author = "Tomito Oji and Yoshiaki Sakamoto and Tomoru Miwa and Yu Nakagawa and Kazunari Yoshida and Kazuo Kishi",
year = "2016",
month = "7",
day = "8",
doi = "10.1097/SCS.0000000000002841",
language = "English",
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T1 - Usefulness of an Osteotomy Template for Skull Tumorectomy and Simultaneous Skull Reconstruction

AU - Oji, Tomito

AU - Sakamoto, Yoshiaki

AU - Miwa, Tomoru

AU - Nakagawa, Yu

AU - Yoshida, Kazunari

AU - Kishi, Kazuo

PY - 2016/7/8

Y1 - 2016/7/8

N2 - BACKGROUND:: Simultaneous tumor resection and cranioplasty with hydroxyapatite osteosynthesis are sometimes necessary in patients of skull neoplasms or skull-invasive tumors. However, the disadvantage of simultaneous surgery is that mismatches often occur between the skull defect and the hydroxyapatite implant. To solve this problem, the authors developed a customized template for designing the craniotomy line. METHODS:: Before each operation, the craniotomy design was discussed with a neurosurgeon. Based on the discussion, 2 hydroxyapatite implants were customized for each patient on the basis of models prepared using computed tomography data. The first implant was an onlay template for the preoperative cranium, which was customized for designing the osteotomy line. The other implant was used for the skull defect. Using the template, the osteotomy line was drawn along the template edge, osteotomy was performed along this line, and the implant was placed in the skull defect. RESULTS:: This technique was performed in 3 patients. No implant or defect trimming was required in any patient, good cosmetic outcomes were noted in all patients, and no complications occurred. CONCLUSION:: Use of predesigned hydroxyapatite templates for craniotomy during simultaneous skull tumor resection and cranioplasty has some clinical advantages: the precise craniotomy line can be designed, the implant and skull defect fit better and show effective osteoconduction, trimming of the implant or defect is minimized, and the operation time is shortened.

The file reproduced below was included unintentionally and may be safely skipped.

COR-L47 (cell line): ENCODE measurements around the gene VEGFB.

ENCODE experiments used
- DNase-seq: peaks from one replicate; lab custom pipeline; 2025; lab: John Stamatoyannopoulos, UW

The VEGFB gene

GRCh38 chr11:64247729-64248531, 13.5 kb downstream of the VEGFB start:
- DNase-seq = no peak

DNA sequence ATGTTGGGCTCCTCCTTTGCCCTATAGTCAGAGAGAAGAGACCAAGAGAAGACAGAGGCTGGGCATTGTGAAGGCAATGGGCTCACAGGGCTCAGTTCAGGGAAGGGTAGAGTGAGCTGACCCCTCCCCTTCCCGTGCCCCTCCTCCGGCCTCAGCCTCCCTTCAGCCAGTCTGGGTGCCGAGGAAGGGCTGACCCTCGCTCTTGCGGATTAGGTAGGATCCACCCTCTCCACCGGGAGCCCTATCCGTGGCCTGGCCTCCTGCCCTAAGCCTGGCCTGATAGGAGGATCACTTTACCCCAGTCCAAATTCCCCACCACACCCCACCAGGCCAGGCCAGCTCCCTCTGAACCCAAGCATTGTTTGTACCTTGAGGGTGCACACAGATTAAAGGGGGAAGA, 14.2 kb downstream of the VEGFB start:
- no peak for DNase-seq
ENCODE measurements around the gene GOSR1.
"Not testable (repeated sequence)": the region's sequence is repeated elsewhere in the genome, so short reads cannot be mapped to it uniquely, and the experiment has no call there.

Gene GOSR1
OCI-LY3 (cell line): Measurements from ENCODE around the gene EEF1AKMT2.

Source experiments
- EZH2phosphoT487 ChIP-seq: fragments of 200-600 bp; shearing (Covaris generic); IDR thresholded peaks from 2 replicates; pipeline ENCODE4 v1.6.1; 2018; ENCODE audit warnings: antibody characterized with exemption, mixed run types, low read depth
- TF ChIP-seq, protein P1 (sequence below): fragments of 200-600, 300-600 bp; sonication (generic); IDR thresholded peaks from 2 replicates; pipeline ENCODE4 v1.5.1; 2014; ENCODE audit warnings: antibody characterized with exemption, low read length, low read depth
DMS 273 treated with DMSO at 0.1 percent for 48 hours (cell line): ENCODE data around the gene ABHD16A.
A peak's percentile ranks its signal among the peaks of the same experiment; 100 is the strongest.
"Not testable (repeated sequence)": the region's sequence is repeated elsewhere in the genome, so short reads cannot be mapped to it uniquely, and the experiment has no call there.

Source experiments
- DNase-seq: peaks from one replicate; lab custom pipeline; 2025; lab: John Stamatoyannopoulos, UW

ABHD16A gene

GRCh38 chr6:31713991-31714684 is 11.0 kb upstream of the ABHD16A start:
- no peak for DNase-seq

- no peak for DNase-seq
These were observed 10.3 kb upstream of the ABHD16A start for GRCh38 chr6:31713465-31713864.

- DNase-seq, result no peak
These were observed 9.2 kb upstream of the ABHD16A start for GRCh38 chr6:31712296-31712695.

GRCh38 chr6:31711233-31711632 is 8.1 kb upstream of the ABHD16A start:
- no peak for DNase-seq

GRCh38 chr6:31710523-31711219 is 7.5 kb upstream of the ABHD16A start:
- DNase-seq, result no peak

AB - BACKGROUND:: Simultaneous tumor resection and cranioplasty with hydroxyapatite osteosynthesis are sometimes necessary in patients of skull neoplasms or skull-invasive tumors. However, the disadvantage of simultaneous surgery is that mismatches often occur between the skull defect and the hydroxyapatite implant. To solve this problem, the authors developed a customized template for designing the craniotomy line. METHODS:: Before each operation, the craniotomy design was discussed with a neurosurgeon. Based on the discussion, 2 hydroxyapatite implants were customized for each patient on the basis of models prepared using computed tomography data. The first implant was an onlay template for the preoperative cranium, which was customized for designing the osteotomy line. The other implant was used for the skull defect. Using the template, the osteotomy line was drawn along the template edge, osteotomy was performed along this line, and the implant was placed in the skull defect. RESULTS:: This technique was performed in 3 patients. No implant or defect trimming was required in any patient, good cosmetic outcomes were noted in all patients, and no complications occurred. CONCLUSION:: Use of predesigned hydroxyapatite templates for craniotomy during simultaneous skull tumor resection and cranioplasty has some clinical advantages: the precise craniotomy line can be designed, the implant and skull defect fit better and show effective osteoconduction, trimming of the implant or defect is minimized, and the operation time is shortened.